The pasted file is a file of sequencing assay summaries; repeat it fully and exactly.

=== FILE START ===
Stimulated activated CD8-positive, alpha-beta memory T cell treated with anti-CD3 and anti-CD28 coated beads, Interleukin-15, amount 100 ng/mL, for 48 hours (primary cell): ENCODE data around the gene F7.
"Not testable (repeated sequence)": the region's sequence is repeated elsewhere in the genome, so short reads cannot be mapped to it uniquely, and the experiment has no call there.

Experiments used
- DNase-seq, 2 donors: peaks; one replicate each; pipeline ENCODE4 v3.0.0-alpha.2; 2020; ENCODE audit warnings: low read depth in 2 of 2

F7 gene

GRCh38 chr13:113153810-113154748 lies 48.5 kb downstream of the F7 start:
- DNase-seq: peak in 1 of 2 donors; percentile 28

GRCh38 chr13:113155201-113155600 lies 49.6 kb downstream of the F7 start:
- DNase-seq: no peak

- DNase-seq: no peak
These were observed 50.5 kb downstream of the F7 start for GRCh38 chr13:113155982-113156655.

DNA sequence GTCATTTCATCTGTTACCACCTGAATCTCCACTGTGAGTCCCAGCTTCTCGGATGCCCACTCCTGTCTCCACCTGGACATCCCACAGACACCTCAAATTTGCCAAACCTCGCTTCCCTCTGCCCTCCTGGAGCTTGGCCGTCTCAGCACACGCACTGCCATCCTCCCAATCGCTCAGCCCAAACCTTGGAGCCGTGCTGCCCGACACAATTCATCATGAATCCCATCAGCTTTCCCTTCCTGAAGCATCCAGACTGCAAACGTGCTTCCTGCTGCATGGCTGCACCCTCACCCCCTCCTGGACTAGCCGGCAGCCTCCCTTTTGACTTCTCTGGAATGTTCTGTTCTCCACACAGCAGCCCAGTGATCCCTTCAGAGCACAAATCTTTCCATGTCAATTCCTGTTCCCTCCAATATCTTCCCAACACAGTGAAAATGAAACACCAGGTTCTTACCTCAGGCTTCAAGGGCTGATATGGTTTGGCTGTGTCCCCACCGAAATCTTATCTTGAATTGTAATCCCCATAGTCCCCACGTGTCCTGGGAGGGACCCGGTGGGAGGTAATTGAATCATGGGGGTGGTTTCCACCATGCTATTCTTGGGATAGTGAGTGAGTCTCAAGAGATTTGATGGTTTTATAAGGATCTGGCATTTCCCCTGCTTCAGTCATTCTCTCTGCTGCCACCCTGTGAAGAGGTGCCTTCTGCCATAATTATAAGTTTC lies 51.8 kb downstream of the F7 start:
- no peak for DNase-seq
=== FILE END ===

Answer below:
Stimulated activated CD8-positive, alpha-beta memory T cell treated with anti-CD3 and anti-CD28 coated beads, Interleukin-15, amount 100 ng/mL, for 48 hours (primary cell): ENCODE data around the gene F7.
"Not testable (repeated sequence)": the region's sequence is repeated elsewhere in the genome, so short reads cannot be mapped to it uniquely, and the experiment has no call there.

Experiments used
- DNase-seq, 2 donors: peaks; one replicate each; pipeline ENCODE4 v3.0.0-alpha.2; 2020; ENCODE audit warnings: low read depth in 2 of 2

F7 gene

GRCh38 chr13:113153810-113154748 lies 48.5 kb downstream of the F7 start:
- DNase-seq: peak in 1 of 2 donors; percentile 28

GRCh38 chr13:113155201-113155600 lies 49.6 kb downstream of the F7 start:
- DNase-seq: no peak

- DNase-seq: no peak
These were observed 50.5 kb downstream of the F7 start for GRCh38 chr13:113155982-113156655.

DNA sequence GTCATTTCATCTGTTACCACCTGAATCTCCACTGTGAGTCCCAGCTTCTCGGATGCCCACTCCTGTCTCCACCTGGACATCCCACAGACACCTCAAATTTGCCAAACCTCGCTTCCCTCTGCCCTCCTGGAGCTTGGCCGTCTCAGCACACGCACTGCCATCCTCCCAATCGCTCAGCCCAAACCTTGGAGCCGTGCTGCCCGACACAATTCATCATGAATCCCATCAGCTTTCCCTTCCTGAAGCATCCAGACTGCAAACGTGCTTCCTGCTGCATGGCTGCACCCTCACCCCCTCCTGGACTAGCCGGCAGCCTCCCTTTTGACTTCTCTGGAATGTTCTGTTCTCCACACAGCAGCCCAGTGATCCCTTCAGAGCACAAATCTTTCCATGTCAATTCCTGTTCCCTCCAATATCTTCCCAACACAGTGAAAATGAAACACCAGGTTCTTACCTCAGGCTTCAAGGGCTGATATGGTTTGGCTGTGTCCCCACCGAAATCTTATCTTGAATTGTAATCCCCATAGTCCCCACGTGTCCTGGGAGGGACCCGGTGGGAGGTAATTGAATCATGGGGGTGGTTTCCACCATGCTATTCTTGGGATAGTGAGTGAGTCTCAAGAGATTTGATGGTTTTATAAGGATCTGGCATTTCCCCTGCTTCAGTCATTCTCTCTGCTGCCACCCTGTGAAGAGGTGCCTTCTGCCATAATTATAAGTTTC lies 51.8 kb downstream of the F7 start:
- no peak for DNase-seq